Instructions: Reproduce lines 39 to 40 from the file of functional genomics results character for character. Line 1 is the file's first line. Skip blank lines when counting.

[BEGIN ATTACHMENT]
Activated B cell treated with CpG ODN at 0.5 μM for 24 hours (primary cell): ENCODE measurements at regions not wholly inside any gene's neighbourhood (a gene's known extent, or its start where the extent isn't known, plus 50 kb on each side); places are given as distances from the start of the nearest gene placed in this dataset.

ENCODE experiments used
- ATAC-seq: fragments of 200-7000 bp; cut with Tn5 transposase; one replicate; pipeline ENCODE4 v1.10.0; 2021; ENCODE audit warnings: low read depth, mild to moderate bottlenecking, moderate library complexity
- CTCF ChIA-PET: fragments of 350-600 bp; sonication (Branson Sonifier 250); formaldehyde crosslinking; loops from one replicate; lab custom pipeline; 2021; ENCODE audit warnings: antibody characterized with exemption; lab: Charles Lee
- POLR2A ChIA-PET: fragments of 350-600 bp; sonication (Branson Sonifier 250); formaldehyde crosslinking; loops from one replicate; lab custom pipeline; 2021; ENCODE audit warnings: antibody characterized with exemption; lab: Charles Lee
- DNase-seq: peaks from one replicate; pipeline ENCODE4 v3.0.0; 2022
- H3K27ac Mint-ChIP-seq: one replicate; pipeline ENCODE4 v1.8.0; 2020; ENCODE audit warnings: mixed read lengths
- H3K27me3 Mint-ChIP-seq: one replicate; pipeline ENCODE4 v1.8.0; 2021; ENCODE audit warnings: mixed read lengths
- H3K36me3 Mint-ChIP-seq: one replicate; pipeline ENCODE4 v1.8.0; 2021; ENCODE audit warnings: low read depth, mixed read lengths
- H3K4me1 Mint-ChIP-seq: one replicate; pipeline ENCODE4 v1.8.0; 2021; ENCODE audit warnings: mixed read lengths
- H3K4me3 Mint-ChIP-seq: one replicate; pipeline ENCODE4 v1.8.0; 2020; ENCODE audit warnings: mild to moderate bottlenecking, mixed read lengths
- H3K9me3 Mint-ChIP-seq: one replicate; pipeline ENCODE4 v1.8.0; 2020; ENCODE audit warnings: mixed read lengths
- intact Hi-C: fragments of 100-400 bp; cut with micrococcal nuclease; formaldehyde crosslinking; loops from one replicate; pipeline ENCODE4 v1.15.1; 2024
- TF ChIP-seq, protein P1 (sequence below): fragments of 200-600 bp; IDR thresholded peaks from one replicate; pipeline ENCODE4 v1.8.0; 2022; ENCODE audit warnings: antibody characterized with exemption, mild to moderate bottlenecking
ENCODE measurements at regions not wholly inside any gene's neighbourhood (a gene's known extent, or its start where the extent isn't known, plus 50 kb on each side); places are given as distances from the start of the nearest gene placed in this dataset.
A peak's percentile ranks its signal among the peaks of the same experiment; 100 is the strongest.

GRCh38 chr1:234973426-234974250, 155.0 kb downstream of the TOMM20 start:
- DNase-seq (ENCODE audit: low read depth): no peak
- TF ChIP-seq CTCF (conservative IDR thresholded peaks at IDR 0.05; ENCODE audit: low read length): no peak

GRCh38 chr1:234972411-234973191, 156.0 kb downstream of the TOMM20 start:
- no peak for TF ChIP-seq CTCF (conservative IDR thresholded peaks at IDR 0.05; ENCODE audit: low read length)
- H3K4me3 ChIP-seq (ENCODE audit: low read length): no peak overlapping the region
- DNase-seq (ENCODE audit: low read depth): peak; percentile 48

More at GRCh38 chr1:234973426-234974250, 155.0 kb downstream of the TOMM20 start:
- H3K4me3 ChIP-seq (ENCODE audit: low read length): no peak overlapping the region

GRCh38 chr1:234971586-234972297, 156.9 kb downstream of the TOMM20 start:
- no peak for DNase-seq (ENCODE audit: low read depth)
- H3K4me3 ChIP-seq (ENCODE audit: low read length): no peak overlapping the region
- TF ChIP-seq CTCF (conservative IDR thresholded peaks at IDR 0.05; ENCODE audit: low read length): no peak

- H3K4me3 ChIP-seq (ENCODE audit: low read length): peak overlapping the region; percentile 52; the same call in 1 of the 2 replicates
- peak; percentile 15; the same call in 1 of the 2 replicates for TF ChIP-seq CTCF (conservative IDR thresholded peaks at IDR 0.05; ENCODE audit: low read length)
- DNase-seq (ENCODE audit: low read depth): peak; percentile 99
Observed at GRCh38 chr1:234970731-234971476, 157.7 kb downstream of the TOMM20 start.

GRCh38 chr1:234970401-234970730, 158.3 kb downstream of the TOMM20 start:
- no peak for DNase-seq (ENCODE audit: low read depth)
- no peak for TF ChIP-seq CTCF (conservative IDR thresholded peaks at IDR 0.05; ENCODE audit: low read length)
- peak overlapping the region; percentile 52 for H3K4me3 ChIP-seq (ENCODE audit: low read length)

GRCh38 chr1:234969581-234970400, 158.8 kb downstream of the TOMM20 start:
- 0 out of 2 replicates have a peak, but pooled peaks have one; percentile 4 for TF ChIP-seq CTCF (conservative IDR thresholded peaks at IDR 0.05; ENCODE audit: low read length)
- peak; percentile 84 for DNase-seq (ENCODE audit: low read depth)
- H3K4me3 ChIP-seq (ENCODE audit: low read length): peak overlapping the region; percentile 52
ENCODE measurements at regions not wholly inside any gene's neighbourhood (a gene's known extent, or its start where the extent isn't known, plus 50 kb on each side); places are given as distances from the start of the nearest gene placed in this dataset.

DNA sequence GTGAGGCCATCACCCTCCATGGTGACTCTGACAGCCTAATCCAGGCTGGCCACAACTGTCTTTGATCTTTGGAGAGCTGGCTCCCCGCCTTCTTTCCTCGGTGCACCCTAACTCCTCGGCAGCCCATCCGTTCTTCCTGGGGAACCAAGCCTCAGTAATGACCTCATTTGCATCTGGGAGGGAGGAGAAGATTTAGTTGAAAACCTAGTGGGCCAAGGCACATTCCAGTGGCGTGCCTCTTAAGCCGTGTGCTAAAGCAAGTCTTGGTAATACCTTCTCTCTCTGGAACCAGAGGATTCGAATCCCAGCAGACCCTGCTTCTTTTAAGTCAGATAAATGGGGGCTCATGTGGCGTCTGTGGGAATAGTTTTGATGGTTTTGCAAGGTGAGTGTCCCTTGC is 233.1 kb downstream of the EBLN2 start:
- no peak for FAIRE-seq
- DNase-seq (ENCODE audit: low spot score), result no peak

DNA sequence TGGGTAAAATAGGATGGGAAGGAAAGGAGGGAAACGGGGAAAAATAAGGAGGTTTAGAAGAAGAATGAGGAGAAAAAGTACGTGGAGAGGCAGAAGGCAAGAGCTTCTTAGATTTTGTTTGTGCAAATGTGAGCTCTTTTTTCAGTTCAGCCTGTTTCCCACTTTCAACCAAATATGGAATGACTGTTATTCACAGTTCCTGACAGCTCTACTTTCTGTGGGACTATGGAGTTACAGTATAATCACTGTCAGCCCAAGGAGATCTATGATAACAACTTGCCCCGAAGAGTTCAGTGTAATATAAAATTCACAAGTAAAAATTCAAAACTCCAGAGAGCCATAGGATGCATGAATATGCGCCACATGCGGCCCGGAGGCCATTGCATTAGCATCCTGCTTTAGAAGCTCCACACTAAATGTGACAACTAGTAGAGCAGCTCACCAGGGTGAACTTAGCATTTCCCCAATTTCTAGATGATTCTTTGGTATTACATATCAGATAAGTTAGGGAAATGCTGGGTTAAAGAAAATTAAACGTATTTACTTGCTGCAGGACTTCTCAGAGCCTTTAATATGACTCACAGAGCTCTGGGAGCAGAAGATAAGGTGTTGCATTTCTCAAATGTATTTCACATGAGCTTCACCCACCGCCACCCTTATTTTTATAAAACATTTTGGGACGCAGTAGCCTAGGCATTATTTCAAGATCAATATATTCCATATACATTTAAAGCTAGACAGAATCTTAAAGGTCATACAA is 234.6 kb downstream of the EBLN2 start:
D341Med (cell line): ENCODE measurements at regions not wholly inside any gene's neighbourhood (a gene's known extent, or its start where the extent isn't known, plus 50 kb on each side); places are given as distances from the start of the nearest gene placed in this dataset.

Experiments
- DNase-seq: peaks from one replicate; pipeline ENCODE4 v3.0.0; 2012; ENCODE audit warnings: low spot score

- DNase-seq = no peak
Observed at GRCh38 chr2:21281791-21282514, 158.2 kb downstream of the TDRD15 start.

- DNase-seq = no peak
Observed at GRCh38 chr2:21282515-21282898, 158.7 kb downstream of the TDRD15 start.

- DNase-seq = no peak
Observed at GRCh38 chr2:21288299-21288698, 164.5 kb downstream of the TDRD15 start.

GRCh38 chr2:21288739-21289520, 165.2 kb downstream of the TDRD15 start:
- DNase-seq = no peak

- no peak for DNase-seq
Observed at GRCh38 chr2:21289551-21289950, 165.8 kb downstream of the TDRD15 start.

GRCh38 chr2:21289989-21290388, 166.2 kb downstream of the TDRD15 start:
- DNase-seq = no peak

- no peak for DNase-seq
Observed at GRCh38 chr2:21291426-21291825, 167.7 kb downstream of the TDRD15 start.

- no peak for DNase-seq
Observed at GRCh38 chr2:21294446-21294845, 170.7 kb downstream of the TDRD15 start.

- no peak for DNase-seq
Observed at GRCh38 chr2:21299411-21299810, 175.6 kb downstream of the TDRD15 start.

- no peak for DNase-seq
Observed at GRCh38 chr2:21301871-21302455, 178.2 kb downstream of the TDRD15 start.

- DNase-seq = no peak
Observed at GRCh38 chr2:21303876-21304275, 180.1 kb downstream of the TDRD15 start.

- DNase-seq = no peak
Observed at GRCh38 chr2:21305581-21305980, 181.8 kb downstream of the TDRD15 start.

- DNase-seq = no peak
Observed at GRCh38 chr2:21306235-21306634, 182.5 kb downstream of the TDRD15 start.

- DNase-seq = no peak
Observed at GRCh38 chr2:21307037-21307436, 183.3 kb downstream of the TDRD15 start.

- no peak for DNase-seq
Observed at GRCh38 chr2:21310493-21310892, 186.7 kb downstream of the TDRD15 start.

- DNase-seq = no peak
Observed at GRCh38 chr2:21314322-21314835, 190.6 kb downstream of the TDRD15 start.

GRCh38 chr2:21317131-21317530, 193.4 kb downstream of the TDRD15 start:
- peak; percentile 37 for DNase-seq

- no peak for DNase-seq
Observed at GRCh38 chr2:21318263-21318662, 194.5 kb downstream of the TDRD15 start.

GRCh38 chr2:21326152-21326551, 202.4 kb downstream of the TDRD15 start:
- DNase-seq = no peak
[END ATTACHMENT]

- 0 out of 2 replicates have a peak, but pooled peaks have one; percentile 4 for TF ChIP-seq CTCF (conservative IDR thresholded peaks at IDR 0.05; ENCODE audit: low read length)
- peak; percentile 84 for DNase-seq (ENCODE audit: low read depth)